First there was the USDA food pyramid, a helpful visual guide to healthier eating. Five years ago, the pyramid turned into a plate. Now there are rumors the plate may soon feature a diet that boosts the environment, too. But what exactly does our dinner look like when we eat with more than ourselves in mind?
Every five years, the federal government reviews the latest nutritional science and updates its official dietary guidelines, which not only influence consumers but affect federal food programs, school lunch requirements, and more. Usually the changes, if any, amount to tinkering with the food group ratios science says we should eat for optimal wellbeing. But in December, an advisory panel working on the new 2015 guidelines declared that a sustainable diet is not only an important part of ensuring that everyone has enough to eat now and in the future but is "more health promoting and is associated with lesser environmental impact than is the current average U.S. diet.”
That seems to suggest a big philosophical shift in the USDA’s “My Plate” program. But how much would the USDA recommendations themselves change if they actually went green? Not much because it turns out that the diet that’s best for us is also best for the Earth. Here’s what that means:
More plants, fewer animal products. It’s the most important change we can make because producing animal-based foods takes a disproportionate toll on the environment. A 2014 study from the National Academy of Sciences found that calorie for calorie, beef consumes 28 times more land and 11 times more water than dairy, pork, poultry, and eggs, while producing five times more greenhouse gas emissions. Dairy, pork, poultry, and eggs are more sustainable but perform two to six times worse in these areas than staples like wheat, rice, or potatoes. That’s why diets that treat meat and dairy like occasional side dishes are best for the Earth.
More organic foods, less conventionally-grown produce. This one’s a no-brainer—foods produced without pesticides don’t pollute our soil, water, air, or bodies with toxic chemicals. Period.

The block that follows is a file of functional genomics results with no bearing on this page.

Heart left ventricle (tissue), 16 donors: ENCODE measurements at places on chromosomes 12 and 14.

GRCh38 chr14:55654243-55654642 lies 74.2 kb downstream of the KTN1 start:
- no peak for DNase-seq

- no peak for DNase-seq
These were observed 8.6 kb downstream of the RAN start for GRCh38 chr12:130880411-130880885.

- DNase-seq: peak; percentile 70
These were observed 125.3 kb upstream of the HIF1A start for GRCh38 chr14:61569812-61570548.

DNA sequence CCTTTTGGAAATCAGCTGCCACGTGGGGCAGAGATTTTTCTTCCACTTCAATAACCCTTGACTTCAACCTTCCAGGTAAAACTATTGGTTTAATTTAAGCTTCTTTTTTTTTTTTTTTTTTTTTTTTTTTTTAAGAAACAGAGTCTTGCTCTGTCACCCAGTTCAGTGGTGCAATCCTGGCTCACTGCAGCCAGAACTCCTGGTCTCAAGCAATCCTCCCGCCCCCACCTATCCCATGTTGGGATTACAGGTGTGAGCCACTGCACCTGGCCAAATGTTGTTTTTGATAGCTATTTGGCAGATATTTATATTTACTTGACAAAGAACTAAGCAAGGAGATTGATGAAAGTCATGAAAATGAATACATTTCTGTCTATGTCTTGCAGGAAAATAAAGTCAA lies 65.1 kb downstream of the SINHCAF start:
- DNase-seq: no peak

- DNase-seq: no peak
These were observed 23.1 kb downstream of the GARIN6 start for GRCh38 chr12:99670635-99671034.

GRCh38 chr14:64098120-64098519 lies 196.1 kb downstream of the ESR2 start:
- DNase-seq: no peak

More local foods, fewer long-distance dinners. You may have heard the term “food miles,” which refers to how far our food travels to get from the field to our families. According to a Carnegie Mellon University study, that’s 1,019 miles for the average food item. The farther it goes, the more pollution is created and the less healthy for us all it becomes. (Even if it’s broccoli!)
More foods in season, fewer that aren’t. Eating foods out of season means they’ve probably traveled even further than average to get to us or have been stored in climate-controlled warehouses. Neither is best for the planet. In-season foods, however, are fresh from the farm and likely grown closer to home.
More whole foods, less processed foods. Whole foods have two eco-advantages: they typically use much less packaging and are generally additive-free. So they create less waste and require less energy to produce. Plus there’s that no-additive bonus, but you know… who’s counting?
It’s highly doubtful that new USDA diet recommendations will put all of these “rules” on it’s official My Plate. And indeed, whispers that the recipe for its recommendations might soon include a side of sustainability already have the beef industry and other special interests trying to stick a fork in the idea. The good news is that now you know! And each of us can turn the knowledge that our diets also affect our health through their environmental impacts into healthier habits for our families and our world.